So now that we’ve talking about building a character, let’s chat a little about your setting. There’s really two pieces to this that I’ve seen: the world you’ve built, and how you introduce that world to your readers. These are two of the places that I’ve struggled the most in my writing, so a lot of what I can tell you is what I’ve heard others say to me when I was struggling.

(If you really want some in-depth world-building help, I’ll point you to one of my friend’s blogs at the end of the post. She’s really the champ of this.)

So point number one: creating your world. As you probably saw in my Fiction Friday post last weekend, my world has a tendency to grow on its own, even when I’m trying not to. It’s like as soon as the character gets dropped onto the page, they start running–and the world they’re running through starts to get drawn in as they go. This is a very pantser kind of approach. But for you plotters out there, start by asking the basic questions: what kind of story is this? Are you writing a romance, a thriller, a mystery? Is it modern-day, historical, futuristic, post-apocalyptic? Once you choose that, the questions get smaller. Say you’re writing a romance, and it’s modern-day but not-quite-Earth-as-we-know-it. What makes it different? Are there caste systems? Is it actually alternate!Earth, or is this just a world that resembles ours but isn’t actually? Does the planet need a name, if it’s not Earth? Does it ever come up? And since this is a romance, stuff like the caste questions become even more important. Are your lovers in the same caste? What kind of societal or physical barriers is their world going to put between them? Mountains? An ocean? Or just society telling them that they can’t be together?

Topography is another thing to keep in mind. Take some of the better known settings and think about how they would have been different if the setting had been different. Would the scenes on Hoth in Star Wars have been as powerful as they where if it wasn’t a barren frozen wasteland? Alternately, what about Tattooine? If that hadn’t been a desert, would the story have played out the same? Could it have? What about the movie Avatar? Most of the plot of that movie revolves around the setting and how it affects the people in it.

Setting isn’t exclusively placing, either. This isn’t just where it takes place in terms of the ground and air they breathe, but the social spectrum around them. Again, change the world and see how the story changes. Would BRIDGE TO TERABITHIA have been the same if the characters hadn’t been treated socially the way they were? Would STARGIRL? How about THIS IS WHERE IT ENDS? None of these books remain if the social setting changes. There is a level of ostracization that needs to occur before the book can happen. How will that affect your character? Does it have the same social backdrop as we do, or is something else held in regard/shunned? Who knows. That’s up to you.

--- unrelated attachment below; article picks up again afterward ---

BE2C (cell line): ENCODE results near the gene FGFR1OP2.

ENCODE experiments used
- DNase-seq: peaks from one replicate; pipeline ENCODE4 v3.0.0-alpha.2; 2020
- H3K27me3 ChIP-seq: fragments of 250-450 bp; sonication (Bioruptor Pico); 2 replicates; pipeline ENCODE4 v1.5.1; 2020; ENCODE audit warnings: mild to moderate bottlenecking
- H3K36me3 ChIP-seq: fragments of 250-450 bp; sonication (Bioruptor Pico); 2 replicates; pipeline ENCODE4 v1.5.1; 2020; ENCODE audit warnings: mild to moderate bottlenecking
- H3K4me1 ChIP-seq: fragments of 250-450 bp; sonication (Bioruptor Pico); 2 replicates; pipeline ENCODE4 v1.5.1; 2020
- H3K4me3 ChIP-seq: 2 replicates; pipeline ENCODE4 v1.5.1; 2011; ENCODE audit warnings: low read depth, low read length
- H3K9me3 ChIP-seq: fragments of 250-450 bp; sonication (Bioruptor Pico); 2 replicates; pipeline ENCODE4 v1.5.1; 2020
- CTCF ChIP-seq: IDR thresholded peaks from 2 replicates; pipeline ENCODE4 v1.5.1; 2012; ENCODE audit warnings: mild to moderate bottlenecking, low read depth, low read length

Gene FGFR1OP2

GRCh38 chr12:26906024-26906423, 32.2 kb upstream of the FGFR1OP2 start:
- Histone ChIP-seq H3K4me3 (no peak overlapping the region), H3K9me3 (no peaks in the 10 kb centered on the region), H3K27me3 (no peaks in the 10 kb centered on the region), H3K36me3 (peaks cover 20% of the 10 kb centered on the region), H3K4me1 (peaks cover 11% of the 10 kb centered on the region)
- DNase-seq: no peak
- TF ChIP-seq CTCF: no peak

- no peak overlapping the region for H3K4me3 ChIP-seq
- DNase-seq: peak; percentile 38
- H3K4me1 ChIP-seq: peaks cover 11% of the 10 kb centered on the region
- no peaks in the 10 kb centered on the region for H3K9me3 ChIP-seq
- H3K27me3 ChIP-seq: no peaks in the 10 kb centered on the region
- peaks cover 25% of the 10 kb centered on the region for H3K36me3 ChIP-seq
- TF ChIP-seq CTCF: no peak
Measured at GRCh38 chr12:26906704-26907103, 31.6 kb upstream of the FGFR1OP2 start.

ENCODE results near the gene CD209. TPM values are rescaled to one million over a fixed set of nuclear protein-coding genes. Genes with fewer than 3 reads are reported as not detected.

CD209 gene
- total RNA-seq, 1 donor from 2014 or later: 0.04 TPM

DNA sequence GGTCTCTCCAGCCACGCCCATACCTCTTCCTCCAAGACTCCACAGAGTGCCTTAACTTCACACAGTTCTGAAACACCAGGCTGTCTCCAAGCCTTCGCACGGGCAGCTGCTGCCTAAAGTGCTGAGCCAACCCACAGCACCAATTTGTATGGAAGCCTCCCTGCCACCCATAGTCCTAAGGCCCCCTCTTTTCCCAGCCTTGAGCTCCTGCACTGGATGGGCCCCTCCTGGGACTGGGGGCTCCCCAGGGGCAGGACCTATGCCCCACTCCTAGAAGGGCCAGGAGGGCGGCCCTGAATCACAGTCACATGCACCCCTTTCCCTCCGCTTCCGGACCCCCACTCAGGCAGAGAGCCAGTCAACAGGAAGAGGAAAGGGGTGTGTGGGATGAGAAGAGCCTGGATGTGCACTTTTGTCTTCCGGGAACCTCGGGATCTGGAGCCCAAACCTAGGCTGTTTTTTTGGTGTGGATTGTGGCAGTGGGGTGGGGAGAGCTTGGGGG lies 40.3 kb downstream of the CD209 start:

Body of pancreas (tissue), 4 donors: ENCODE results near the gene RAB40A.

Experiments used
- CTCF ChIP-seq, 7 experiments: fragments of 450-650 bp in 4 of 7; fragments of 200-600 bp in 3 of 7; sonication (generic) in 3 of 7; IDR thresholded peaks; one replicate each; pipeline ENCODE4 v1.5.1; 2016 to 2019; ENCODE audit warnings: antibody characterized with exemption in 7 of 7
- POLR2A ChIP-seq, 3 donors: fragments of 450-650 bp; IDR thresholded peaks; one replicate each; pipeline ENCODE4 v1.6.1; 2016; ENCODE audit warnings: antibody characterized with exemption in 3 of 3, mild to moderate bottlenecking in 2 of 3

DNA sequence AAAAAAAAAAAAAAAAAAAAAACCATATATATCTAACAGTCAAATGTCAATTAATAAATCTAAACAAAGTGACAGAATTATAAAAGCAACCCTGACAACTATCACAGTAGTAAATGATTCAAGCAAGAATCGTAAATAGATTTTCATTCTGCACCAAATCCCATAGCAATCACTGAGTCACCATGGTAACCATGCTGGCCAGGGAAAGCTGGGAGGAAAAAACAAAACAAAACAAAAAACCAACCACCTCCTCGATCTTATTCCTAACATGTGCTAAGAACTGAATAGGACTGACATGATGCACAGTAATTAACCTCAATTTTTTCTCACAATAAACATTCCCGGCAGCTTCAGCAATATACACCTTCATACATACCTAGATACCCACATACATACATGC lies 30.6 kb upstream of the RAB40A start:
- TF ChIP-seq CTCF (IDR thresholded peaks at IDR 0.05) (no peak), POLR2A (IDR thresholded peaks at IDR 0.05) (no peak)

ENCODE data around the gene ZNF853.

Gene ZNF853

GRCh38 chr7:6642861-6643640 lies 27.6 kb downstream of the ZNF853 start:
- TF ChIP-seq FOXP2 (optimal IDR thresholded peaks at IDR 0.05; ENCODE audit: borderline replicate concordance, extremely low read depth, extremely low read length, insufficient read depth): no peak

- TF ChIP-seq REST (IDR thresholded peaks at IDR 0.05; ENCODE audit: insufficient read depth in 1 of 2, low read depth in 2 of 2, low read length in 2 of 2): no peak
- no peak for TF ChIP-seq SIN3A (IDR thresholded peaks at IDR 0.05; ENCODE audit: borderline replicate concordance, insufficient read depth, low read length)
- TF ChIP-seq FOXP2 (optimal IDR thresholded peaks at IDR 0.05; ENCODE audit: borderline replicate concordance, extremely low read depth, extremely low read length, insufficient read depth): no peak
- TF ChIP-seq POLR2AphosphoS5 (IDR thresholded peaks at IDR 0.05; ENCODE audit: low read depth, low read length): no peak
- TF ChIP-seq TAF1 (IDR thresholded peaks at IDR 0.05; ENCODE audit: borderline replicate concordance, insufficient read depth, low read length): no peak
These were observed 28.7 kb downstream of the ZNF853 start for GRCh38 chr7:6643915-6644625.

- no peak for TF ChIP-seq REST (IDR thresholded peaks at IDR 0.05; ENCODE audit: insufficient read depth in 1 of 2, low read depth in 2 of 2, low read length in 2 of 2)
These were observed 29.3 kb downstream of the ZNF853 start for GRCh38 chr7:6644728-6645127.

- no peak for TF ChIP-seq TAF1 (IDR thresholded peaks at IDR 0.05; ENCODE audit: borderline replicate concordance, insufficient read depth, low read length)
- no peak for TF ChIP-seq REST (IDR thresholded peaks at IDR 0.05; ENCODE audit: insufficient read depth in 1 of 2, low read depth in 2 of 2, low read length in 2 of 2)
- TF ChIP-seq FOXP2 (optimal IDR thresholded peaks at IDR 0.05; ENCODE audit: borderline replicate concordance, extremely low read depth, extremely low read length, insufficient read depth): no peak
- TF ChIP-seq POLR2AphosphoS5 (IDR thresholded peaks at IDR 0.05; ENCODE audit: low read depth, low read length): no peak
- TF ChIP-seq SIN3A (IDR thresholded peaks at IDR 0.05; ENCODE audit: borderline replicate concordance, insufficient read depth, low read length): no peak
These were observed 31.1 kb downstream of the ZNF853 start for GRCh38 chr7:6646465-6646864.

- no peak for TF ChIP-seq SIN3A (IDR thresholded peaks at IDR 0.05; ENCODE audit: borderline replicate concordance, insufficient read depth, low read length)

The second half of this is presentation. The one example I will routinely bring up–and that’s mainly because it’s also the one my parents bring up the most commonly in their own discussions of writing and literature–is the description of Bree in The Fellowship of the Ring. Tolkien spends nearly three full pages discussing the was Bree looks, and the people therein. I just pulled my copy off the shelf to check. Three pages. No wonder it took me so long to get through the damn book when I first read it. Tolkien’s a fine writer, and he paints a lovely picture, but he’s working on the Sistine Chapel when I asked for a 4×6 picture.

There’s a line to be drawn here. I usually fall on the wrong side of it, and don’t describe enough. The world exists in my head, and I forget to actually say what the character is seeing. It’s not enough to just say that Alistair walks into a church. “Church” doesn’t necessarily describe anything. I’ve seen whole bunches of churches that look nothing alike. The church I’ve attended here in RVA doesn’t look even remotely like the church I grew up in back in New York. So if Alistair’s going to walk into a church, I need to describe the type of church he’s walking in. That doesn’t mean I need to give the entire backstory of the church and write in detail what kind of marble the floor is made of and what type of wood each of the pews are. I don’t need to know, necessarily, when the church was built or how many priests have worked there. If that’s important to the plot, of course. By all means, include it. There’s a great deal about Rosslyn Chapel that gets described in Dan Brown’s THE DA VINCI CODE that might seem trivial, but when any little detail might be important to what Langdon is looking for, we need all those details. (Also, have you ever seen Rosslyn Chapel? It’s nothing BUT detail! Heavens.)

It’s a challenge. There’s a lot in a world, and it’s daunting to create an entirely new one. There’s a reason why a lot of books are just set in normal little old America. We write what we know. (Alternately, of course, if you’re not from America, maybe you write about more interesting places. That’s cool and good too, naturally.) And maybe you do have a whole world to work in, whether it be in space or on a planet or in the ocean or wherever. Maybe you have elves and maybe you don’t. Maybe you have magic and maybe you don’t. Maybe the world ended and maybe it didn’t. This is your sandbox, and you can do with it pretty much whatever you like.

Now, as promised, if you’re looking for some more in-depth world-building exercises, my friend Lyn Thorne-Alder is writing a whole series of them on her website, and you can find the posts here. (Cleverly, she’s dubbed the month “Preptober” and has tagged all her posts accordingly. I need to strive to even a fraction of her organization.)

I’ll see you all on Friday, where you can see me flounder to write any kind setting ever.


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